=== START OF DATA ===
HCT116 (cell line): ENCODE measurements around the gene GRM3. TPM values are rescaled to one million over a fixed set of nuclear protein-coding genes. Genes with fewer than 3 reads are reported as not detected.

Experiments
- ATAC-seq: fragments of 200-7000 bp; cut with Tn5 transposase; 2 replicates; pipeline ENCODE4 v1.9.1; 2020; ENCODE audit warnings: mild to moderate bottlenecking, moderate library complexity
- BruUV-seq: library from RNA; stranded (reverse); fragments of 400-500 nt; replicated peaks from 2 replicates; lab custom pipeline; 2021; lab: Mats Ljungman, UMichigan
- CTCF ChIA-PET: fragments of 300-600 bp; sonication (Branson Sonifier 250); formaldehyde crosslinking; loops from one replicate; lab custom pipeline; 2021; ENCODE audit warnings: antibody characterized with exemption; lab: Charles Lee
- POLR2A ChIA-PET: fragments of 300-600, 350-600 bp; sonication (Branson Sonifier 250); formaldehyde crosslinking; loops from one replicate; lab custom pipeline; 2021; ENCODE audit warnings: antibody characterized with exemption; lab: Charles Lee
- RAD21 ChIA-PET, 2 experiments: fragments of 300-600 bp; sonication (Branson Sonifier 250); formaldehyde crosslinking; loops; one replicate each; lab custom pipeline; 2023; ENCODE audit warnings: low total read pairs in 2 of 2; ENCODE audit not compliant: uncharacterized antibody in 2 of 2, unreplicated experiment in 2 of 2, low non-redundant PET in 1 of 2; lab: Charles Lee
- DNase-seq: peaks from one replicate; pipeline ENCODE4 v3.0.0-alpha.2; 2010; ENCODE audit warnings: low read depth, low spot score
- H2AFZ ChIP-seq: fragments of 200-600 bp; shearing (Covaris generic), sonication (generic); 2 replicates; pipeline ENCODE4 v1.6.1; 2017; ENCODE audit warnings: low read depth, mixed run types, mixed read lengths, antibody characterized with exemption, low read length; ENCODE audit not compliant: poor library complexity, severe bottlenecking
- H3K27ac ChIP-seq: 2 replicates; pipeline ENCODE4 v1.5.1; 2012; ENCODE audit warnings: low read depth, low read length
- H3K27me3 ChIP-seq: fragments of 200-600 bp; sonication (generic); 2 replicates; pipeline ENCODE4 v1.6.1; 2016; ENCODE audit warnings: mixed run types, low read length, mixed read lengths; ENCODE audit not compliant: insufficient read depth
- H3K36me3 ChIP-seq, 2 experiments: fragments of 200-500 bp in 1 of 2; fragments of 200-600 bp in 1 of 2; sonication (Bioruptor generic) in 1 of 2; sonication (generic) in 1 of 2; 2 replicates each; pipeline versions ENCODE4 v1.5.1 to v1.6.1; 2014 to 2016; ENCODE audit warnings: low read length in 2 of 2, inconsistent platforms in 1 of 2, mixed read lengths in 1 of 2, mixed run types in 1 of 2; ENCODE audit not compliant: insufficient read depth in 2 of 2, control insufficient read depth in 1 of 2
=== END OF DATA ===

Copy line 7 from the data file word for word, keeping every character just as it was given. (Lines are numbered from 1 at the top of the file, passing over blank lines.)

- RAD21 ChIA-PET, 2 experiments: fragments of 300-600 bp; sonication (Branson Sonifier 250); formaldehyde crosslinking; loops; one replicate each; lab custom pipeline; 2023; ENCODE audit warnings: low total read pairs in 2 of 2; ENCODE audit not compliant: uncharacterized antibody in 2 of 2, unreplicated experiment in 2 of 2, low non-redundant PET in 1 of 2; lab: Charles Lee